Even before the start of mass production, it was decided to launch the Goliaths on regular airlines. By that time, Farman had already organized its own airline, Lines Farman. The second copy of the aircraft was successfully completed by that time. On February 12, he started from Paris to Brussels. Bossutro piloted again, with him the mechanic Hera flew. Historians write that in total there were 24 people on board: Henri Farman and his wife, Eugene Serre - commercial director of Lines Farman and a group of French and Belgian journalists. How they were placed with 12 seats is not clear! The flight pursued the goal of preparing one of the two planned lines of the Farmanovskoy airline. We flew in fog and with low clouds, but reached the Belgian capital safely.
In the spring of 1919, Bossutro set three records one after another. On April 1, with four passengers, he ascended the Goliath to an altitude of 6200 m, spending 1 hour 05 minutes. On April 3, the plane climbed to the same altitude, but with 14 passengers, and on May 5, it climbed 5,000 m with 25 people on board.
They also decided to use the first sample of "Goliath" to demonstrate the capabilities of the new aircraft, but in a different way. On it they were going to make a flight somewhere far away. Bossutro chose Dakar in Senegal. Then it was a French colony, and in general the entire route had to run over the overseas possessions of France.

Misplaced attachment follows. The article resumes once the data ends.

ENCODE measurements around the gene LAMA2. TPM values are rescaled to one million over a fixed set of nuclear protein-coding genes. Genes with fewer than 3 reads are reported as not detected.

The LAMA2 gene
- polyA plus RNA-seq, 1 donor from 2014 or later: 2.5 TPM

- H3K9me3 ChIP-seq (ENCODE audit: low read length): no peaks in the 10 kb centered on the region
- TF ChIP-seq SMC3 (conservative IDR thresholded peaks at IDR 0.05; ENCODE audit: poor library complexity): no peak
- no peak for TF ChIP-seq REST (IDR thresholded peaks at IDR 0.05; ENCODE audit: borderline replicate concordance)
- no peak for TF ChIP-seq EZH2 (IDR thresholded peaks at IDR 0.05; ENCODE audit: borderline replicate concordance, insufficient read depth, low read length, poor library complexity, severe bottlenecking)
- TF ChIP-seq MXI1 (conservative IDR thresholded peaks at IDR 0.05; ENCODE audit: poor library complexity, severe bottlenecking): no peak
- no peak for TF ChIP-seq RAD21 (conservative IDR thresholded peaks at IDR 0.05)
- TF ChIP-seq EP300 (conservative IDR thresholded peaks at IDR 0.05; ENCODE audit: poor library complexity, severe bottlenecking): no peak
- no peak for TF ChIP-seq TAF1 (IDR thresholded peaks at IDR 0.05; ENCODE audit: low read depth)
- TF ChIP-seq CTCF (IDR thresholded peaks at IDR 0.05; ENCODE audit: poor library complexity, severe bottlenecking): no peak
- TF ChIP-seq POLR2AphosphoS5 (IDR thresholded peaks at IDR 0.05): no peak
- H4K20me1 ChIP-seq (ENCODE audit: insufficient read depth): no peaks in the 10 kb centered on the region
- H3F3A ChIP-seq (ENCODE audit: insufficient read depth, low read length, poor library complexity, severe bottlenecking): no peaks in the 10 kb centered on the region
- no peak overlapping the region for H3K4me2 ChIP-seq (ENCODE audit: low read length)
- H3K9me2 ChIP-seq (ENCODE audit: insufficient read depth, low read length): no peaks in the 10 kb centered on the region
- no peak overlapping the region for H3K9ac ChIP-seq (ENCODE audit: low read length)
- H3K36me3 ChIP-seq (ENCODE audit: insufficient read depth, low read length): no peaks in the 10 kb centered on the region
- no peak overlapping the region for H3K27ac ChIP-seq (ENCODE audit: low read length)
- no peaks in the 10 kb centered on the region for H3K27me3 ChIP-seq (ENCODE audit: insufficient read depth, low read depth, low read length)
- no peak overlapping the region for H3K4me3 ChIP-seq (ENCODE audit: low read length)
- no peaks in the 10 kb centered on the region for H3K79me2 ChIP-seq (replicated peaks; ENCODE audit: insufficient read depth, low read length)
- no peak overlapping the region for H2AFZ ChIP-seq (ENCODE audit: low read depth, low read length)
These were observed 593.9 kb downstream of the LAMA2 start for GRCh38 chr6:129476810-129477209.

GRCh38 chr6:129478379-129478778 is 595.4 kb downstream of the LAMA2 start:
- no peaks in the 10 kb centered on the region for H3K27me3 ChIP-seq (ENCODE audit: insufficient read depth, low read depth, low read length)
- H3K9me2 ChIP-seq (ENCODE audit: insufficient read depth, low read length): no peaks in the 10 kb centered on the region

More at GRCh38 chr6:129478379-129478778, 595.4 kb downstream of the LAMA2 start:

Additional gas tanks were installed on the car, increasing the range to 2500 km. Assembled a radio station; she stood in the front left in the second saloon. The current was supplied by a generator with a windmill. They loaded up a large amount of supplies in case of an emergency landing - food, medicine, spare parts, including one propeller. They also took weapons, since both wild animals and tribes that did not obey any authorities could meet on earth.
Eight people were to be on board: two pilots (Bossutro and Coupe), two mechanics (Jusset and Muelot), three officers and a brother of the co-pilot, also a pilot. On August 11, 1919, the Goliath headed for Casablanca. Having flown 1872 km without landing, he landed safely, spending 18 hours 23 minutes.
On August 14, the plane was in Mogador, and the next day it took off for Dakar. Having flown over the Atlas Mountains, the pilot descended lower to walk under the clouds and see the ground. Suddenly, a leak in the radiator of the right motor came to light. One of the mechanics tied a rope and climbed onto the wing to fix the problem. But his attempt was in vain, the engine overheated. In the middle of the night, the toe of the right engine shaft broke off. The pilot added revs to the remaining engine, but the biplane began to lose altitude; The Goliath was unable to fly with one engine.

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AKL-201104 AviaKollektsia N4 2011: Farman 'Goliath' French Heavy Bomber Aircraft (by Vladimir Kotelnikov) magazine